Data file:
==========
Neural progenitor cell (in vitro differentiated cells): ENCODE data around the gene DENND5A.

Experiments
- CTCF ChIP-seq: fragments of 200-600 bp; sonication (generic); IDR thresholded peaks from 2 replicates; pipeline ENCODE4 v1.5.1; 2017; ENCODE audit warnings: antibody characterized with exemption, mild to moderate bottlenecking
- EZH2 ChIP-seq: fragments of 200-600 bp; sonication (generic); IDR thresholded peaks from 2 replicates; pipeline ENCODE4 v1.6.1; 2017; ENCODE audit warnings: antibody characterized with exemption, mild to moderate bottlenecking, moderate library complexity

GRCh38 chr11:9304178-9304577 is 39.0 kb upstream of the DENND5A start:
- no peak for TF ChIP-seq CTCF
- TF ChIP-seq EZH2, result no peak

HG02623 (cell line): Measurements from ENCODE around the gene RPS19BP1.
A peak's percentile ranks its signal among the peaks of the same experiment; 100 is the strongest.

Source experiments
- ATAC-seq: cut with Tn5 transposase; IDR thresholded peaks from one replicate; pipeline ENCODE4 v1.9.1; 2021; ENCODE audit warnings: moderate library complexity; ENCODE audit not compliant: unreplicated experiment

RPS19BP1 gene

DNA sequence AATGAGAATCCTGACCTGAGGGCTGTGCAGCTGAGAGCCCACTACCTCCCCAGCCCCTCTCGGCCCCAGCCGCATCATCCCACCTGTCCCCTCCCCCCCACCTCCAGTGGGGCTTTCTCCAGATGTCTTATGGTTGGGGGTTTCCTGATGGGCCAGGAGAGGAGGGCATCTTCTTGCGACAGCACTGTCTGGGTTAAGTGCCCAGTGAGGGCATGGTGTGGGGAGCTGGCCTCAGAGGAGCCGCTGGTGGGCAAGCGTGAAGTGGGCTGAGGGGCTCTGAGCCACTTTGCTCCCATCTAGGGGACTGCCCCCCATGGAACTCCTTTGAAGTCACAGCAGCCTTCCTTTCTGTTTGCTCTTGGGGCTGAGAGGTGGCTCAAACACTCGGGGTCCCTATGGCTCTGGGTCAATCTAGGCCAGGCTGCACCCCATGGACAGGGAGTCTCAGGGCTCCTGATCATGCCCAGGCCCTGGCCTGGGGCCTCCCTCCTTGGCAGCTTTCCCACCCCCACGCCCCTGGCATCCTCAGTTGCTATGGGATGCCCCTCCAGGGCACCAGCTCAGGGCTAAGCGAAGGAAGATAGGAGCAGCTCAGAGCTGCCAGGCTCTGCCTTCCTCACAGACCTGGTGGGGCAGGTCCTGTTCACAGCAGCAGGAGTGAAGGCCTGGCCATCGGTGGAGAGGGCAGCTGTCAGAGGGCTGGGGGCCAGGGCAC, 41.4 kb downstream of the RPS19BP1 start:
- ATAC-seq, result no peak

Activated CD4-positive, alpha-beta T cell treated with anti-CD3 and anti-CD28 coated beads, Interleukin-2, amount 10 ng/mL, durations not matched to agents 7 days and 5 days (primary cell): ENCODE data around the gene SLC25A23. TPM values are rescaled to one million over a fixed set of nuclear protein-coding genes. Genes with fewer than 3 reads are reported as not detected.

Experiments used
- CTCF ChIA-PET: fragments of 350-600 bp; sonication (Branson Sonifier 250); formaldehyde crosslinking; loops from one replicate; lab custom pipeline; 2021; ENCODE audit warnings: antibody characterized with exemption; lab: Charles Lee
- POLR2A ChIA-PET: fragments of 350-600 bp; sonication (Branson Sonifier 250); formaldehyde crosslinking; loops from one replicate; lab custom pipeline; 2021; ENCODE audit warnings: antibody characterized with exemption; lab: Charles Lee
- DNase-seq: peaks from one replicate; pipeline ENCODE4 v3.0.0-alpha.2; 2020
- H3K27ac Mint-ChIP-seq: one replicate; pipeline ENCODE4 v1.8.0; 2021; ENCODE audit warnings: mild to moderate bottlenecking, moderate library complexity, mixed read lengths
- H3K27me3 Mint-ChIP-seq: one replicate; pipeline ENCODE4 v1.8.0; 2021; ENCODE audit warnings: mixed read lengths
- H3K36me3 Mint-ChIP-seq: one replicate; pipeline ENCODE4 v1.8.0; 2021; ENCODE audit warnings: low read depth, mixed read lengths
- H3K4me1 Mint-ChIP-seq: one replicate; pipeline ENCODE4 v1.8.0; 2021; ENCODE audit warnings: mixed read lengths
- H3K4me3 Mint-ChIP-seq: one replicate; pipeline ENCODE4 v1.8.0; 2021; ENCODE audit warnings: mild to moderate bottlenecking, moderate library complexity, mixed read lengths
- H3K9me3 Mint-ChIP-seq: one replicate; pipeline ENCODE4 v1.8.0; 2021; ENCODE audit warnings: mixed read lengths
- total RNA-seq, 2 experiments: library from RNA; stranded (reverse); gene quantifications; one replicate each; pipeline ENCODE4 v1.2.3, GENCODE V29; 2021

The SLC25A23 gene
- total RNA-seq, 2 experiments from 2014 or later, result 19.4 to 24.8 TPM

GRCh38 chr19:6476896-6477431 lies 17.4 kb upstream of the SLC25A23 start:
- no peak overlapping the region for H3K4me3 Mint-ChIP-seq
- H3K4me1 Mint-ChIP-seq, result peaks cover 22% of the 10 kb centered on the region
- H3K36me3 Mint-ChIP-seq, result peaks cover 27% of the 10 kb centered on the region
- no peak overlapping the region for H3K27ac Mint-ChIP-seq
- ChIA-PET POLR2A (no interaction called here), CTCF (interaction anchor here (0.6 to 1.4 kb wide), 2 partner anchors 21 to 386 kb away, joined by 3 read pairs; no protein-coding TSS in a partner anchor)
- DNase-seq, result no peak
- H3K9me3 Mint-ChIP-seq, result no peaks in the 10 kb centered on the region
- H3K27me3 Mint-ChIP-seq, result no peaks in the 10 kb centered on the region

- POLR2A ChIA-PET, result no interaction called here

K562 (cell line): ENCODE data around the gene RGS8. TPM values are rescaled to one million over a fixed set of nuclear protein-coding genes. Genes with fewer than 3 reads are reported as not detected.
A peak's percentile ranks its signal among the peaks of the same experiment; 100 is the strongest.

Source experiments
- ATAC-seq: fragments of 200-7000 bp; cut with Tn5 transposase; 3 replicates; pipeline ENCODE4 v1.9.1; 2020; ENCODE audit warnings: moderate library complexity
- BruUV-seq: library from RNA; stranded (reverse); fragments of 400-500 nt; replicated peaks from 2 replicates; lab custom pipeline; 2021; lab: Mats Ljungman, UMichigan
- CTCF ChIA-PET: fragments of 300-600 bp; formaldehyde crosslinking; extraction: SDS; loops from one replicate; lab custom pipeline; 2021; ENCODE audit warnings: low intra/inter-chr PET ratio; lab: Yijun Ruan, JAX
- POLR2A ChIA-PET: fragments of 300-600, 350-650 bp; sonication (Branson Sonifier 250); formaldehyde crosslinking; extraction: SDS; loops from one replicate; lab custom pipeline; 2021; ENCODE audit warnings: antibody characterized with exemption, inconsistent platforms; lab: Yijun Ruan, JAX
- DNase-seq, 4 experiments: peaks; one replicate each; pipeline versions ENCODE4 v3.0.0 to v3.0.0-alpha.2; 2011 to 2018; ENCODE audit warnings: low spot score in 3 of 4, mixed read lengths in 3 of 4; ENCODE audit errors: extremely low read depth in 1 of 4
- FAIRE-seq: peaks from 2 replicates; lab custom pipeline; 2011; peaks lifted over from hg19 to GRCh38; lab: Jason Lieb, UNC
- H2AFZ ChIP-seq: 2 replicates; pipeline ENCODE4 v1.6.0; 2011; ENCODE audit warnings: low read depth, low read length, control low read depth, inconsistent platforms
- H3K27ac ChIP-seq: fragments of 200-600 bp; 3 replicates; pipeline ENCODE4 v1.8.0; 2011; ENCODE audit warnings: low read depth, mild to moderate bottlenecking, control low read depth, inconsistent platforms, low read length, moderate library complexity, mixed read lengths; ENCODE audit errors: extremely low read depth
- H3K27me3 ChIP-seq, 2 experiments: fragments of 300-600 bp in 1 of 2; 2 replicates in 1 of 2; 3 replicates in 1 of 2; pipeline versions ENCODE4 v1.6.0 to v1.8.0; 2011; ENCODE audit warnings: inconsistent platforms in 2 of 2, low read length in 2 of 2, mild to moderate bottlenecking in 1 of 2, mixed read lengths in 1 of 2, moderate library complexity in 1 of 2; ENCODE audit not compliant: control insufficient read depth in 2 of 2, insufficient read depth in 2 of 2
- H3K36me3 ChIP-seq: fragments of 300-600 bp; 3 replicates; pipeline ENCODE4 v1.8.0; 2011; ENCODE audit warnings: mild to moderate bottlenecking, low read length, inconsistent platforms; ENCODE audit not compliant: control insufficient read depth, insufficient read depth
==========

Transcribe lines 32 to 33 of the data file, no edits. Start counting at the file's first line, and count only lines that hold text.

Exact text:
- H3K36me3 Mint-ChIP-seq, result peaks cover 27% of the 10 kb centered on the region
- no peak overlapping the region for H3K27ac Mint-ChIP-seq